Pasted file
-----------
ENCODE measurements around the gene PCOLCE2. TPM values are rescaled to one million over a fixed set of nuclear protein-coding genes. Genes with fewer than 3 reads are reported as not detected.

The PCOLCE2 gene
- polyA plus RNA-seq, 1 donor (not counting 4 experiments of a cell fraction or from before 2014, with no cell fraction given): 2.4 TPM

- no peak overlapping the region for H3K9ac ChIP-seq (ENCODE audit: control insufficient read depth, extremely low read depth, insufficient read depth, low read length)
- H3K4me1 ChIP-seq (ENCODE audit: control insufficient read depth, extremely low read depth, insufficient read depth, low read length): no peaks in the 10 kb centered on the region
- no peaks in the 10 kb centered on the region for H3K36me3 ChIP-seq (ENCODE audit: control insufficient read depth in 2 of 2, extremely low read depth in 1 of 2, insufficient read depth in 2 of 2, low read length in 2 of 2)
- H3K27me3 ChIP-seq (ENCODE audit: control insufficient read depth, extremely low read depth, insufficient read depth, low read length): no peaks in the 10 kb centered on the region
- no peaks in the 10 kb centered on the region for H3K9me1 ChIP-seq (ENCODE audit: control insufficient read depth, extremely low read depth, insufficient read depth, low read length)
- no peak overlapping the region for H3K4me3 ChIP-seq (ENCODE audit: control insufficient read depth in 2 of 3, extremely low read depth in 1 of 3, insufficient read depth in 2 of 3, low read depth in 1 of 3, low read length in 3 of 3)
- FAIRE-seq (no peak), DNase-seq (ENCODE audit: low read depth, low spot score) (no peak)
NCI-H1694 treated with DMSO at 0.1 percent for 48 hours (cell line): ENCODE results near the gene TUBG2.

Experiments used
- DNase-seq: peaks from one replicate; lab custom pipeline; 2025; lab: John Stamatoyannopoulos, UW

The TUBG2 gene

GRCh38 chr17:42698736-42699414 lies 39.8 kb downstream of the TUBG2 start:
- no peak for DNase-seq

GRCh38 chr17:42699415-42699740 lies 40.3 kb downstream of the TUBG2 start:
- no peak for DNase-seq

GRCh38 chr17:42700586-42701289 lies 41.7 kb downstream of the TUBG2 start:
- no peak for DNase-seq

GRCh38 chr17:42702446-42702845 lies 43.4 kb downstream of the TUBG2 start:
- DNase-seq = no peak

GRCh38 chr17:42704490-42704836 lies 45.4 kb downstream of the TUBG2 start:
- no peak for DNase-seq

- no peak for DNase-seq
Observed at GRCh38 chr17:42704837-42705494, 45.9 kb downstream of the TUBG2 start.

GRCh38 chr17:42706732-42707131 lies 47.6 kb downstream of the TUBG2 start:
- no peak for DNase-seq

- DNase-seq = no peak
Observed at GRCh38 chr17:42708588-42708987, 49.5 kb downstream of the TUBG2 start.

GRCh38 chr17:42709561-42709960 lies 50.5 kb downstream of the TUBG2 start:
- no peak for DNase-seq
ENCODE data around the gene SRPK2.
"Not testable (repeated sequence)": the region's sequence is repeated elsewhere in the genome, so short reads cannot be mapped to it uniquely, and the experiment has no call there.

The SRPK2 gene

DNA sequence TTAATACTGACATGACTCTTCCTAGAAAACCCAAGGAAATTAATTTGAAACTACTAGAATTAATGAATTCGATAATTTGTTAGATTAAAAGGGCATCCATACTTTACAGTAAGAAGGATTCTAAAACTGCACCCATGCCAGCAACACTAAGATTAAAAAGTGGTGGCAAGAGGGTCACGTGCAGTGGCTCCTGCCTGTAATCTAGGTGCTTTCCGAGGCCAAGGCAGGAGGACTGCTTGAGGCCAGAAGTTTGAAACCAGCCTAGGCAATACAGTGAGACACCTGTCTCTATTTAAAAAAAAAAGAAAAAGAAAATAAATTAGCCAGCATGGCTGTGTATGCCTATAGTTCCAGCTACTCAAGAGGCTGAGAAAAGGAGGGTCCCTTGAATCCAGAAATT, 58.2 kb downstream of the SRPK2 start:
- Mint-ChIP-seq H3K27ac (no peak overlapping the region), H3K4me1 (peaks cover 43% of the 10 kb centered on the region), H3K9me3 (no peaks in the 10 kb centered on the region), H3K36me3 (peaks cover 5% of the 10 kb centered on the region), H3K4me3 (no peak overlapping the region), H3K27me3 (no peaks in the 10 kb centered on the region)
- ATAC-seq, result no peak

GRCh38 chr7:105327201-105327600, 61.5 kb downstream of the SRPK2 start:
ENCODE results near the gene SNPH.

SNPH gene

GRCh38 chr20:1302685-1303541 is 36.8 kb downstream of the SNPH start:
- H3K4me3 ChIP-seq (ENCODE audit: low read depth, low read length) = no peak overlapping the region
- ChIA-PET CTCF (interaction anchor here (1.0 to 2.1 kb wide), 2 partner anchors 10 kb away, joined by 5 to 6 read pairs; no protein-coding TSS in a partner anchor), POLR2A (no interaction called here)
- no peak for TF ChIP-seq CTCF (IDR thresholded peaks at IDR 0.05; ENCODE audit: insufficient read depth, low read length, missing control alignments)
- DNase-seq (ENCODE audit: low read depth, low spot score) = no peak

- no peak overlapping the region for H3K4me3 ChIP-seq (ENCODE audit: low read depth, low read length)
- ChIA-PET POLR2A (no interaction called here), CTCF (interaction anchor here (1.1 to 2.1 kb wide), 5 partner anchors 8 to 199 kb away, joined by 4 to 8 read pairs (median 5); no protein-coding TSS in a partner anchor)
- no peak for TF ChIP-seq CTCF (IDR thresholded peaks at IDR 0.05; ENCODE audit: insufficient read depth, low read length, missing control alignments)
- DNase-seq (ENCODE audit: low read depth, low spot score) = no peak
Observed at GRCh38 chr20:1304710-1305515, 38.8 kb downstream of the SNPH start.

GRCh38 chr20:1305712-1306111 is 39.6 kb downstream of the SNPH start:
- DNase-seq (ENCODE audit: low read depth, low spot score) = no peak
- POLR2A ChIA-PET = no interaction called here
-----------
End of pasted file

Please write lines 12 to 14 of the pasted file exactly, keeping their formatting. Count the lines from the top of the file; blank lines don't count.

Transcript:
Experiments used
- DNase-seq: peaks from one replicate; lab custom pipeline; 2025; lab: John Stamatoyannopoulos, UW

The TUBG2 gene